The Covid-19 pandemic ‘marathon’ is not over, even if we wish it to be. There seems to be a relaxed outlook by many, with a drop in mask usage and increased unprotected social gatherings.
We have lost all momentum to significantly fix indoor ventilation, and the vaccination of young children has sadly faltered. Communication by health authorities has been limited on the current emerging data and science on our Covid-19 risks.
While we work to restart the economy, restore our children’s education, and support those who have lost jobs or are having food security issues, we must be mindful of the situation.
This brief article is to summarise current understanding from research and data on the situation, and highlight the three pandemics that are occurring. I have not referenced many studies in this article to facilitate reading, but the comments made are all based on current available data from reliable sources.
First Pandemic: Covid-19
The Covid-19 pandemic continues to evolve. Even with effective vaccines, fresh waves of new variants of concern are to be expected; some of these may evade the protection that immunisation offers.
Recent studies show that natural infection by recent variants like Omicron do not confer additional immunity. No one can predict with certainty what will happen in the next few years.
The positive case numbers reported are no longer our focus, but long Covid and long-term health damage is what we should be monitoring.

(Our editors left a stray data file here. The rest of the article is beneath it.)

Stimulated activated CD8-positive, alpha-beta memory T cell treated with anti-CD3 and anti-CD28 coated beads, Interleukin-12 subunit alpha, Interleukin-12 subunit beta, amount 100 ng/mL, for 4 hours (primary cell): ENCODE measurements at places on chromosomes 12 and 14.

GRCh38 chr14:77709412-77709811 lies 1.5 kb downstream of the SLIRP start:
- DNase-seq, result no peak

Second Pandemic: Widespread Mental Health Issues
Even before the Covid-19 pandemic, it was known that we are facing a growing rise in psychosocial issues, or a mental health pandemic.
The Covid-19 crisis has exacerbated the situation with worsening societal inequalities. Many have lost support services, experienced social isolation, faced mental health challenges, and had finances negatively impacted.
There has been an increase in domestic violence and abuse, an increase in challenging behaviours, and increased anxiety and stress, especially in persons with disabilities and those with chronic health conditions.
This is just the beginning. Data suggests that the pandemic is worsening the mental health pandemic, and its full impact has yet to emerge. Suicides have increased, as have anxiety disorders and post-traumatic stress disorders (PTSD).
Third Pandemic: Potential Mass Disability Event
Of concern is the lack of awareness by society of this third pandemic. The impact of long Covid and long-term health damage is serious, and the growing body of evidence demands our attention.
A May 2022 report on long Covid in the United States’ Centers for Disease Control and Prevention’s Morbidity and Mortality Weekly Report said that “one in five Covid-19 survivors aged 18 to 64 years and one in four survivors aged ≥65 years experienced at least one incident condition (persistent symptoms or organ dysfunction) that might be attributable to previous Covid-19”.